Boasting 140kW of power and 450Nm of torque, along with some of the best fuel economy figures in its class, the sprightly twin-turbo 2.3 is a solid little performer. The combination of twin forced induction gives a smooth power delivery across the rev range and it’s a package that would be highly responsive to further tuning if you are so inclined.
Drivability is key, and on- and off-road the feel through the throttle gives confidence – the vehicle does what it’s asked with ease. It’s no drag racer, but in its class it’s an economical and pleasant power source with a well-matched transmission.
Out back the ST we reviewed did not come with a tub liner and the-tie down points look a tad light on, but there’s a 12V power outlet which is an ideal inclusion for a multi-purpose work ute that may well end up with a mobile fridge in the rear or could be used for a portable air compressor for airing up the tyres after a fun day on the tracks.
With off-roaders in mind, the power point is a very positive inclusion. But it’s under the tray where the real important stuff happens, as mentioned, being the factory-fitted differential lock and the coil suspension.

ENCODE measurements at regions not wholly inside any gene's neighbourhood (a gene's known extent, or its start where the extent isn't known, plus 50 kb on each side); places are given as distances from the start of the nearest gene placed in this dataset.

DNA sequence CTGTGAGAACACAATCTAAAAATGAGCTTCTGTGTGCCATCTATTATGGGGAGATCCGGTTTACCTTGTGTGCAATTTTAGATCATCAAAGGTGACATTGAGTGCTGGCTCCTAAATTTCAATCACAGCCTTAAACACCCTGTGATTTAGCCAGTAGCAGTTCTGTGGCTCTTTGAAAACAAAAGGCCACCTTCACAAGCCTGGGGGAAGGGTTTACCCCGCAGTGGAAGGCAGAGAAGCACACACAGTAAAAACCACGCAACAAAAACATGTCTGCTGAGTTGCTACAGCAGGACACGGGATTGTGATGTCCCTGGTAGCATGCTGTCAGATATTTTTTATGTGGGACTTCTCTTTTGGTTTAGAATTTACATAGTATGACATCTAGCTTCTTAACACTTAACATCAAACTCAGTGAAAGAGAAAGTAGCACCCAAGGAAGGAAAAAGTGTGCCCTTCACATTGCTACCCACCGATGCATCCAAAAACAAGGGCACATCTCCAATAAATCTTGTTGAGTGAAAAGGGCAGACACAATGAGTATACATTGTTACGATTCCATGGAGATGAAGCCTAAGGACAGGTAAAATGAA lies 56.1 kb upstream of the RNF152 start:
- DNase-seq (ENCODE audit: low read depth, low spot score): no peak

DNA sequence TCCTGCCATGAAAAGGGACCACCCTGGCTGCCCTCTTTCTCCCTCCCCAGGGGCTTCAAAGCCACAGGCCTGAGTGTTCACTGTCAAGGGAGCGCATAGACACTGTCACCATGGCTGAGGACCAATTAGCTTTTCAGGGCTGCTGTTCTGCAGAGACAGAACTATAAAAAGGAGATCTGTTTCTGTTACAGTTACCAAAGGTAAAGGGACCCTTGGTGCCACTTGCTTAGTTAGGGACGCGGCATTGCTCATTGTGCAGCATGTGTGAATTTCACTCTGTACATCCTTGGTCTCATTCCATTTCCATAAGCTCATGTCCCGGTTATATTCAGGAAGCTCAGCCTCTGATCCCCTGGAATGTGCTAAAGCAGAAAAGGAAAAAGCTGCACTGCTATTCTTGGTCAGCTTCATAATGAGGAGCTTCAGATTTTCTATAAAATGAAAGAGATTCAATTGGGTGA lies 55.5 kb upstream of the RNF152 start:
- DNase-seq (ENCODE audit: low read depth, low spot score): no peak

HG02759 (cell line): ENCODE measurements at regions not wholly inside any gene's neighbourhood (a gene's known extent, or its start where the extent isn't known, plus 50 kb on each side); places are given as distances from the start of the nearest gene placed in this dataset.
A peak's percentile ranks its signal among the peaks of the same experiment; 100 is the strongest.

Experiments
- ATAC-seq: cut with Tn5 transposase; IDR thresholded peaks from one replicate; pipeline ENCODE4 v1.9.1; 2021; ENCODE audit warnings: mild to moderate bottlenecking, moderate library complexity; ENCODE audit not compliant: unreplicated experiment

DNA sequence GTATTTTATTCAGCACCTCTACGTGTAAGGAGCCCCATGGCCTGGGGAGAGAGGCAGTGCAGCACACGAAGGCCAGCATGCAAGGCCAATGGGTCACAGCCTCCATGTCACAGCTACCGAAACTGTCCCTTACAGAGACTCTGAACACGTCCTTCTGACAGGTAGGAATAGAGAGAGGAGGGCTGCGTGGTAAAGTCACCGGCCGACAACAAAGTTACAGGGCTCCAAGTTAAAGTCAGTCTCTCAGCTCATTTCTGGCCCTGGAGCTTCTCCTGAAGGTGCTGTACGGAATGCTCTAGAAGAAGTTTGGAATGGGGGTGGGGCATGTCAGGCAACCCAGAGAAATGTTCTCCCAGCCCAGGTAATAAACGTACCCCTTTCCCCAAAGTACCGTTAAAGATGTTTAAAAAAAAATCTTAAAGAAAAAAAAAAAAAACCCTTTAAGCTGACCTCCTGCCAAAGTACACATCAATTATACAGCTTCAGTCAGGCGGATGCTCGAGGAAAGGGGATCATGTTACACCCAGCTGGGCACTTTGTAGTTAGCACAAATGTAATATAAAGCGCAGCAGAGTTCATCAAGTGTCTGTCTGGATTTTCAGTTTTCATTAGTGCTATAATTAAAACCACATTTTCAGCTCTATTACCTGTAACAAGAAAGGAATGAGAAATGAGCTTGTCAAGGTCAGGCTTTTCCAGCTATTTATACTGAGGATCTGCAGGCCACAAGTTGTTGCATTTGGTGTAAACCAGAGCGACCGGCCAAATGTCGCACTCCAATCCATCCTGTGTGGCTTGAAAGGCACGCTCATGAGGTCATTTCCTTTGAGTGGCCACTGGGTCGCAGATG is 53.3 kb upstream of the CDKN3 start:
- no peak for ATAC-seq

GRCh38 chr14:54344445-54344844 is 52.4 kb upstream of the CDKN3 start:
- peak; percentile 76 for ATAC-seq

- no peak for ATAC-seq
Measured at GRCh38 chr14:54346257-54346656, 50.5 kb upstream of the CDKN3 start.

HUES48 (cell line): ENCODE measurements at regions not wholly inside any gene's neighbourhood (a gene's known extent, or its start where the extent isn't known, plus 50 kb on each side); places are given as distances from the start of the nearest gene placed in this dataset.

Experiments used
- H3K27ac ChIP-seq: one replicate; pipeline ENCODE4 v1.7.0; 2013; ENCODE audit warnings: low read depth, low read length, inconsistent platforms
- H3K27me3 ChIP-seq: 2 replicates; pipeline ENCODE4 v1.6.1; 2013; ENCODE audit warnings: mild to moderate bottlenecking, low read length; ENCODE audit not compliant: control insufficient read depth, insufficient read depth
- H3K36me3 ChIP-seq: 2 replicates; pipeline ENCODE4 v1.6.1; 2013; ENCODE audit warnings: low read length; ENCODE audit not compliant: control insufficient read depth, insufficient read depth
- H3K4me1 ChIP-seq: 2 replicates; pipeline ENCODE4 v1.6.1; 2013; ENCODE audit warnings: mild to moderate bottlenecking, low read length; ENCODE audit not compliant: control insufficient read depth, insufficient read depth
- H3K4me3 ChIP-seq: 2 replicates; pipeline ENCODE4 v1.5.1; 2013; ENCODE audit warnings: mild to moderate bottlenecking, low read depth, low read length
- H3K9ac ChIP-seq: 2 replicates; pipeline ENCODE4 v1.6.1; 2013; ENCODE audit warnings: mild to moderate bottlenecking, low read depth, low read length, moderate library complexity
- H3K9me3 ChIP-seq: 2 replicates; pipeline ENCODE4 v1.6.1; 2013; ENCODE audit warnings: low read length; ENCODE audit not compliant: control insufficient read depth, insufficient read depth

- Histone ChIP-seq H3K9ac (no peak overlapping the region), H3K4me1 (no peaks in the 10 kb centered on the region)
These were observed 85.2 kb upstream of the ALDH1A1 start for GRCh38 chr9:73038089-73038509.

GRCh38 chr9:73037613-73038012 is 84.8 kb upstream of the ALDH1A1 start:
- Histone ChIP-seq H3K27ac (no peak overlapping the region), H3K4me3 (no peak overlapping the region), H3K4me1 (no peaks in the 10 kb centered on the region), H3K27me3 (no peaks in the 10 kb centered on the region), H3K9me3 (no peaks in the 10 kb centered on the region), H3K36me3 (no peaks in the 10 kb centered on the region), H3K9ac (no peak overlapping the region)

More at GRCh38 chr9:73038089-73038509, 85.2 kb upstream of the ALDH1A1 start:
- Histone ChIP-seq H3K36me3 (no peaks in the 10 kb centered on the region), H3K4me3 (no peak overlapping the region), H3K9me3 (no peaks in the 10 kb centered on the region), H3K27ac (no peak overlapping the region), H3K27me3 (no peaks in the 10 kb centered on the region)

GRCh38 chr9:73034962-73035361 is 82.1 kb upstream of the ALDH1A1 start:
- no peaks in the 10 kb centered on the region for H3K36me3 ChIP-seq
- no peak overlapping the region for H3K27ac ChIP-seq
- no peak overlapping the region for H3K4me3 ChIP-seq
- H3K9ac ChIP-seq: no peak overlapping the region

The Nissan Navara, like many of its counterparts, gets plenty of love from the aftermarket majors with the likes of ARB, TJM, Opposite Lock and Ironman all offering an extensive list of accessories.
Bar work, suspension, roof racks and long-range tanks are just the starting point. If you wanted to go all out it wouldn’t be hard to spend in excess of $30,000 on aftermarket hop-ups.
You’d have one heck of a Navara and off-road toy, and whilst it’s not as uncommon as you think for 4×4 enthusiasts to go this far, unfortunately the resale value would never keep pace with the cost of the additions.
That said, the simple things, like adding suspension and tyres to what’s already a reasonable package, will provide cost-worthy gains in performance and handling.
The Navara ST doesn’t over-deliver, nor does it underperform.
Consumers are likely to overlook its well-assembled interior, but the rest of the vehicle seems to be a trade-off between a work horse and a modern SUV, that sees it coming across as a little mediocre in appeal and sales.
With that out there, it’s a shame that it’s not more valued for its coil-sprung rear end and economical powerplant.
It’s definitely a top contender and I’d like to see Nissan put a bit more marketing behind the coil rear end which, being far from a gimmick, is a decisive factor that sets the Nissan Navara apart from the rest of the pack.